Risks of Centralized Management in Building Control

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Risks of Centralized Management in Building Control

Centralized building control allows organizations to achieve new levels of efficiency and productivity. And while centralizing these processes is something desirable, it comes with risks.

It’s common practice to seek centralized authority in building control, putting one device in charge of many others to accomplish greater efficiency. That is what, for example, Delta’s enteliBUS manager does for corporate and industrial settings, channeling orders and processes for many devices through a single controller.

Yet, the risk exponentially increases when management and control become centralized in this fashion. This is locating all power on a single device, one that is just as vulnerable as any other.

To adequately manage risk in scenarios like these, organizations must be highly aware of the challenge and do whatever it takes to protect devices such as Delta’s enteliBUS manager.

McAffee’s Experiment

McAfee conducted an experiment on the enteliBUS manager from Delta, which is responsible for managing a plethora of devices in building control environments. The enteliBUS manager is often used to control critical environment settings at server rooms, manufacturing facilities, office space, positive pressure rooms at hospitals, and many others.

What McAfee did was emulate a real-life network where the enteliBUS manager was in charge of centralized control and then proceed to attack the system by fuzzing.

Fuzzing is a testing technique consisting in providing random data to a program. What happens is that an automated process floods the software under stress, allowing testers to monitor for crashes and memory leaks.

After fuzzing the test environment, McAfee found a problem. After handling the excess of data, the mismatch in memory size created a buffer overflow vulnerability, one that was ideal for a malicious party to access the device.

The next stage of the experiment involved implementing Delta’s management devices with an HVAC controller and then again put it to the test. The results led to the same direction. After attacking the system, McAfee testers were able to attach custom malware that created a backdoor itself, remotely issuing commands to all devices, manager and managed.

An important detail was pointed out by McAfee: in scenarios similar to this one, knowing the IP address would allow malicious agents to easily attack the devices over the Internet, something that is often possible thanks to Shodan. How Internet-connected devices, visible on Shodan, are creating serious problems for thousands of organizations is something we have discussed on Julie Security blog on multiple occasions.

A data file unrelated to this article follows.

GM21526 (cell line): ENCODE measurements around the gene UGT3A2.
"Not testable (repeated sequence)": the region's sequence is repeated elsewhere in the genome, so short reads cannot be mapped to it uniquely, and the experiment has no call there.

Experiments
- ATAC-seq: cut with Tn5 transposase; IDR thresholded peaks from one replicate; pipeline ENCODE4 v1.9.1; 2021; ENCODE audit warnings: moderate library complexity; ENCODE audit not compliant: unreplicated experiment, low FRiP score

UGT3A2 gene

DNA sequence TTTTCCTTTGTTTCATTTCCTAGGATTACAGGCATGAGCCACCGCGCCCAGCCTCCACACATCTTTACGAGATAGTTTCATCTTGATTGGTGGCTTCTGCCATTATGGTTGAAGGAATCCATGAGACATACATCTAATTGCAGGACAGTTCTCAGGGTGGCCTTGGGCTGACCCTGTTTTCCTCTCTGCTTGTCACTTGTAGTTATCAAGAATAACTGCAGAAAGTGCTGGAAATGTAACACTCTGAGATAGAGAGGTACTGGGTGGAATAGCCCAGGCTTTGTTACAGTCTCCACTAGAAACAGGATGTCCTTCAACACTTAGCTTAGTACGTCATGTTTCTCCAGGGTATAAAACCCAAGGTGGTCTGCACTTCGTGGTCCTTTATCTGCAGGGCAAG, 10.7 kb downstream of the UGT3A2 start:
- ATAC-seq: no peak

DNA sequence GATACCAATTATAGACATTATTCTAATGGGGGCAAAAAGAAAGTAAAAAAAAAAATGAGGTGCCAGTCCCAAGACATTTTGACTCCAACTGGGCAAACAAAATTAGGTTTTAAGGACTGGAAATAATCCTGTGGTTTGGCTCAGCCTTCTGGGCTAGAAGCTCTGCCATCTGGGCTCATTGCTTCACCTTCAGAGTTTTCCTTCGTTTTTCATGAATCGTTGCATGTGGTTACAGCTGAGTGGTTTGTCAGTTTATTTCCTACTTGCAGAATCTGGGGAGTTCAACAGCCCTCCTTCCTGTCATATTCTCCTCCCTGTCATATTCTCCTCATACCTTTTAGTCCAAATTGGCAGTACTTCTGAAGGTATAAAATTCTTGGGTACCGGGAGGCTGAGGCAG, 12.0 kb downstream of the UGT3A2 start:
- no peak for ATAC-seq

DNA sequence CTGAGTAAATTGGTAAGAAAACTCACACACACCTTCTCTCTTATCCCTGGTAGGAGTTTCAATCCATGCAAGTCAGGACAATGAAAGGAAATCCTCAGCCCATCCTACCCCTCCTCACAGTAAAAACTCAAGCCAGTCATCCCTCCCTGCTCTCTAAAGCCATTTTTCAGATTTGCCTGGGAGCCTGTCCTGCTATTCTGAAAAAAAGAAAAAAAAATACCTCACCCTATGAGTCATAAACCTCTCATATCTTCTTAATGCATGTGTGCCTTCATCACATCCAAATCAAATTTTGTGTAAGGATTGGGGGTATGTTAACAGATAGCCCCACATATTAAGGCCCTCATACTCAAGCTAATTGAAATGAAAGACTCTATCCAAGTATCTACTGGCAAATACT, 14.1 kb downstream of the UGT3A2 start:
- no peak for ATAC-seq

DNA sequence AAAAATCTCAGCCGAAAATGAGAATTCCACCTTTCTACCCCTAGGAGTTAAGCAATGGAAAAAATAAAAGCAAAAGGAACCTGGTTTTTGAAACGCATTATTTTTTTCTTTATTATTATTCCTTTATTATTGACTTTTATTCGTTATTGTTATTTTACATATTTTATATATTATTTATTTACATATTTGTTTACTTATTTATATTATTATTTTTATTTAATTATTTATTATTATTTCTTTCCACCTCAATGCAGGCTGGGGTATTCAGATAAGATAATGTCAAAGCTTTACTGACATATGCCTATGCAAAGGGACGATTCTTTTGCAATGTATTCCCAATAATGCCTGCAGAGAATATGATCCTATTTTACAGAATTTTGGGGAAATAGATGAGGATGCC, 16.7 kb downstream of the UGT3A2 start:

After the experiment, McAfee contacted Delta and the company proceeded to successfully patch the vulnerability, making this procedure ineffective for those trying to take control of the enteliBUS manager. Nonetheless, the lesson here is clear and evergreen: all network-connected devices must be adequately protected, no matter what. Every single piece in a system is a liability to some degree and a capable malicious party may find a way to get in.

But how to protect them?

Moving Forward with Our Recommendations

The Julie Security team has some recommendations for your organization to successfully protect your building control devices:

  1. Make sure your network-connected devices are not visible publicly on the Internet, findable through search engines such as Shodan.
  2. Implement the right tools for automated monitoring of traffic and its activity on the network, such as Julie Security.
  3. Segregate devices within the network as much as possible, making it impossible for malicious agents to move freely through devices.
  4. In case of working with outside contractors, implement and use a VPN when providing remote access to the network.
  5. Keep your devices’ software up to date as many vendors are constantly fixing vulnerabilities such as the one found by McAfee.
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